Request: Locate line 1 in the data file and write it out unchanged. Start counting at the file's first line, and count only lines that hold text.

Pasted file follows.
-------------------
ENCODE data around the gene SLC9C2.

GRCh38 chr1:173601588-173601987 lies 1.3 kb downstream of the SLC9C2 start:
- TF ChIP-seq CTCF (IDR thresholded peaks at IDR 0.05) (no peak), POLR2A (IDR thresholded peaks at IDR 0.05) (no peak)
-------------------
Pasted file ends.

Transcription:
ENCODE data around the gene SLC9C2.